Echoing the wall reliefs of ancient Egypt, this temple has few walls that do not bear some form of carving or hieroglyph.  One of the most used motifs throughout this area can be subdivided into two distinct sections that are mirror images on repeat—without individuality or change.  They rest at eye level throughout the complex, and are separated in their AB AB AB scheme by curved carvings not dissimilar from ancient Gerudo.  Both styles of panels are similar at the utmost level, in that there are two curved lines probably representing clouds in the sky and a series of cuneiform-like tally marks directly below them.  Perhaps this is an early representation of the rain.  Below this, however, the panels become distinct.  In what I term the A (or chaos) panel, there are three houses smoldering, as made clear by the pillars of smoke rising from their rooftops.  And below this is the clear shape of some monstrous creature, thought by some to be Ganon.  Its horns, hooked shoulders, and clawed hands all distinguish it as something bent on sowing discord.  The subsequent B (or order) panel carries the same sky, but instead of houses burning, it shows three orderly towers standing proudly and untouched.  And below this, or in front of it if these reliefs are meant to show perspective, is some form of protector spirit carrying a shield.  

There are many other variants of panels in this crypt, although all are equally perplexing.  Another prominent series takes the form of a being of flame holding a staff, and yet another appears to be a serpent and trident. Those pictured above are found in the dungeon’s boss room; the Gerudo is in no order, and it is interspersed with non-alphabetic markings.  In the center of the sunken panels are large eyes with curvilinear etchings filling in the extra space.  Needless to say, the crest of the Royal Family is also found here, ensconced by the Sage Medallions and a string of Hylian.

The first portion of this structure is represented by the Poes, those souls who linger long after death.  They and many other undead creatures contribute to the sepulchral feel of this place, and my guess is that they act as guards, perhaps having been buried alive as tributes and a vanguard to escort certain souls to the far realm.  Even in the second area of the dungeon are they present.  This second section is focused upon the Spinner, which seems to have connotations reaching far beyond its functionality.  The room preceding the Spinner chamber has no lighting, and its circular layout perfectly draws the focus to a strange and uninviting spectacle.  In the center of the room, an immense, runic sword lies embedded in the ground, and is sealed by means of an unknown magic.  When these bonds are violated, the creature once sealed erupts from its prison.  After his defeat, a gate opens, and the Spinner room is accessed.  And this chamber is not of particular interest apart from the large golden symbol upon the wall over the treasure chest; it represents both the Spinner and the sun, life-giving source of energy and origin of the element of fire.  

Yet deeper into this site is a truly colossal room with no discernible function.  Spinner tracks crisscross the air, circling around columns and flanking the walls.  The walls of the room are recessed, allowing sand to spill onto the ground where it is immediately swallowed up.  Several statues are present here, and they are derivations of the Goddess of the Sand seen previously in the Spirit Temple from Ocarina of Time.  These Goddesses vary greatly in posture, some sitting cross-legged, and some standing upright.  Both variants are encircled by a large and threatening snake, and both offer fire in their outstretched hands.  These statues are clearly antiquated, and appear to predate the markings left by the Hylians.  In some way, these represent the heritage of the desert of Hyrule; and this does not mean that this was a temple of the Gerudo, or that it was itself the Spirit Temple.  It simply means that its architects and engineers knew something of the history of the region and wished to pay homage to it in terms of stone and space.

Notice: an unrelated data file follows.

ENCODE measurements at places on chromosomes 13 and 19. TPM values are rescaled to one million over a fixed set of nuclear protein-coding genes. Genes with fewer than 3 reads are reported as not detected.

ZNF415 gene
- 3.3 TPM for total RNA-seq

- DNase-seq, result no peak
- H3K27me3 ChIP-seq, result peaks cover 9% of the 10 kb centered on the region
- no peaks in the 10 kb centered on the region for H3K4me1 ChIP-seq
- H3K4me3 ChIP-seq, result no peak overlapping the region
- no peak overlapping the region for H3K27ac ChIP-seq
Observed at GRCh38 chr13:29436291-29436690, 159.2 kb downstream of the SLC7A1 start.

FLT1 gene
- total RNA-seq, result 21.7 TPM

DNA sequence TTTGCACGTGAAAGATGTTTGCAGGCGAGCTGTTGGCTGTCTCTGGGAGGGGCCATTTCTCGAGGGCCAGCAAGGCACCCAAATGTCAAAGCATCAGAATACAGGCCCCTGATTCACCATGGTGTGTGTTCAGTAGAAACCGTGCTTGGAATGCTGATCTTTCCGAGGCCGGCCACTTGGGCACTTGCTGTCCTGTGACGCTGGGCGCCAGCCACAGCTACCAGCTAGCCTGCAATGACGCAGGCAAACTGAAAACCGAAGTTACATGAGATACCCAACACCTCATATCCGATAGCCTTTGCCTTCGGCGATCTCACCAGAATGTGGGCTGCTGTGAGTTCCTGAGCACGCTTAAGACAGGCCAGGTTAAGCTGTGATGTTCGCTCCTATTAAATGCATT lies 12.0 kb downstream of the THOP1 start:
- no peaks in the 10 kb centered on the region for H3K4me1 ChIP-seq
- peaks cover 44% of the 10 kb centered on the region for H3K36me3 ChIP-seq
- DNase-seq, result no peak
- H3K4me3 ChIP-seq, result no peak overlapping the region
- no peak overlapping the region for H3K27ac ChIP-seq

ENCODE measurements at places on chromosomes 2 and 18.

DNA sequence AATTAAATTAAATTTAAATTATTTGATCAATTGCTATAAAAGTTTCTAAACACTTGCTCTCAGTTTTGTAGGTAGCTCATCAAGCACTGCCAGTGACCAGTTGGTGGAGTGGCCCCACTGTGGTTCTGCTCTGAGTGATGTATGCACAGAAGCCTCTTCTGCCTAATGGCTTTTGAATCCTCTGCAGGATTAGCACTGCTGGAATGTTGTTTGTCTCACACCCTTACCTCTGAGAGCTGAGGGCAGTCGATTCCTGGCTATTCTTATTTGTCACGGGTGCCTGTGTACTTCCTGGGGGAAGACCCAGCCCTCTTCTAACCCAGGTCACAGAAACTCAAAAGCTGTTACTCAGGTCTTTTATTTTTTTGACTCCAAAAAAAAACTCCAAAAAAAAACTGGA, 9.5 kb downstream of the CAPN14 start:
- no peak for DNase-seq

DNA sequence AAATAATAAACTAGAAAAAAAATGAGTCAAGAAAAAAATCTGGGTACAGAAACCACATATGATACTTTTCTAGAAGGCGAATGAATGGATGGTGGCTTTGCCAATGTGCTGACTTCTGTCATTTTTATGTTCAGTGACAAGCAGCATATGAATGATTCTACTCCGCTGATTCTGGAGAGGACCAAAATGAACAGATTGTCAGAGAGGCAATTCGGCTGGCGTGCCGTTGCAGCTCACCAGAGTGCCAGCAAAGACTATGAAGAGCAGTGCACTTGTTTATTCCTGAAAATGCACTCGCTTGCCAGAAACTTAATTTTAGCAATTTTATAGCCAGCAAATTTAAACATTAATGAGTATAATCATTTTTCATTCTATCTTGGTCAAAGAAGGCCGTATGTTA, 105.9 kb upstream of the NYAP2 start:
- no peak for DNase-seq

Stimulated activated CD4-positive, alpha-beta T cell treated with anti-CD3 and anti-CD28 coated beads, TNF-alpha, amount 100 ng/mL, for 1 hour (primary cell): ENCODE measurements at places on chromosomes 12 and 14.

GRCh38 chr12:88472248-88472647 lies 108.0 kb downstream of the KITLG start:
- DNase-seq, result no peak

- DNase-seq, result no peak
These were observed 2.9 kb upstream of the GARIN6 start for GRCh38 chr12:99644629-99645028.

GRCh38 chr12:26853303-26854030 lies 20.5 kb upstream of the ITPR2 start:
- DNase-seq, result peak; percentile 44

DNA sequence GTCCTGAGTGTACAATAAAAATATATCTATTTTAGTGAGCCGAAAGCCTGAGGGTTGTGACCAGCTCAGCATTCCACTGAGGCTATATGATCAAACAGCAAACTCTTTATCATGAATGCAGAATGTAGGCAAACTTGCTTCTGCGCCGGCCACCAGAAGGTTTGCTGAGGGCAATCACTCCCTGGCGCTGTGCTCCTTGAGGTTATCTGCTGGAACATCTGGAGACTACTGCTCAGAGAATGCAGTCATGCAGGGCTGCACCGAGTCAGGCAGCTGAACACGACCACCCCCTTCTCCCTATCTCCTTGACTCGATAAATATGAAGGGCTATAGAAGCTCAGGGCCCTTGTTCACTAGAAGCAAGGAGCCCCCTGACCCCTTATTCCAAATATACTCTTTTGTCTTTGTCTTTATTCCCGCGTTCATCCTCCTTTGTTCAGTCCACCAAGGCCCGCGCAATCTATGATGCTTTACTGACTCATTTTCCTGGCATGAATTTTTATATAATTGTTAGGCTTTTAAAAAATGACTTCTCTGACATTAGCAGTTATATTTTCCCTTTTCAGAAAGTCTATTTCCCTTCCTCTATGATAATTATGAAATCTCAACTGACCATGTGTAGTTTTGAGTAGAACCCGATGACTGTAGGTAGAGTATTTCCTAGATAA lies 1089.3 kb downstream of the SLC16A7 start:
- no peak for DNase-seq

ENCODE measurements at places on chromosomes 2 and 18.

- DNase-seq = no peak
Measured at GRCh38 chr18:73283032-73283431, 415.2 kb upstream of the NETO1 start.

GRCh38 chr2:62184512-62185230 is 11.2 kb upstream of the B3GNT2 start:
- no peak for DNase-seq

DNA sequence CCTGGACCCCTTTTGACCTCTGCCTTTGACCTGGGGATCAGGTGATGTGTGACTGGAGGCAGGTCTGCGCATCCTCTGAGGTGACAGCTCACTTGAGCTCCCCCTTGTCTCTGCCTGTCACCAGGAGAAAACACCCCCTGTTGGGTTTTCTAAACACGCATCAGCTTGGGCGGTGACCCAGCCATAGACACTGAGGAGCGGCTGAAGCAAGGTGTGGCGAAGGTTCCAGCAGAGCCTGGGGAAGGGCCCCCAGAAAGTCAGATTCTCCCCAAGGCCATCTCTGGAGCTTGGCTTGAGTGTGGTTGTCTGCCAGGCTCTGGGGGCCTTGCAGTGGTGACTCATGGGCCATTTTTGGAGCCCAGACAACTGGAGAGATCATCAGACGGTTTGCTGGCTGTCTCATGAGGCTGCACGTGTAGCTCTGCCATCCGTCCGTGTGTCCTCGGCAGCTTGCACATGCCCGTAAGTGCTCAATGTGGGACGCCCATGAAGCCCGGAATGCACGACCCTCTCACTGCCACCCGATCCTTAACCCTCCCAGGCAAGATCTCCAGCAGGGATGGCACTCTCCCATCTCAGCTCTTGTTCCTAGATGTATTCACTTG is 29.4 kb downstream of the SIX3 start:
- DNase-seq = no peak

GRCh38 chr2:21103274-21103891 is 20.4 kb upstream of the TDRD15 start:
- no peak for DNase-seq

After the defeat of Stallord in a chamber that is truly magnificent in terms of stonework, access is granted to the Mirror Chamber above, wherein Link is told the tragic history of this place.  Flanked by the large-order columns outside the circle of stone is the coliseum.  The Colosseum of Rome is perhaps one of the best known works of the Roman Empire.  It is named so for its location beside the erstwhile Colossus of Nero—a large statue at the entrance to what was once Nero’s villa.  It was built upon his site both for its location as well as more politically-minded reasons.  Vespasian reclaimed the land held by the defeated emperor and gave it to the people, in a rather philanthropic gesture that is completely at odds with some of the events that took place within the walls of the Colosseum.  Architecturally, this building is a fantastic example of the Roman use of concrete, arches, and vaulting.  A system of barrel vaults made of concrete holds up the seating area; the use of concrete and necessary buttressing allowed for structural support while still affording open areas for passage.  The exterior travertine (a type of limestone) wall, which is roughly sixteen stories tall, consists of four bands.  The lower three are arcades of the Tuscan, Ionic, and Corinthian orders, while the topmost houses Corinthian pilasters.  This aesthetically-pleasing façade also affords all the structural and supportive benefits of Roman arches.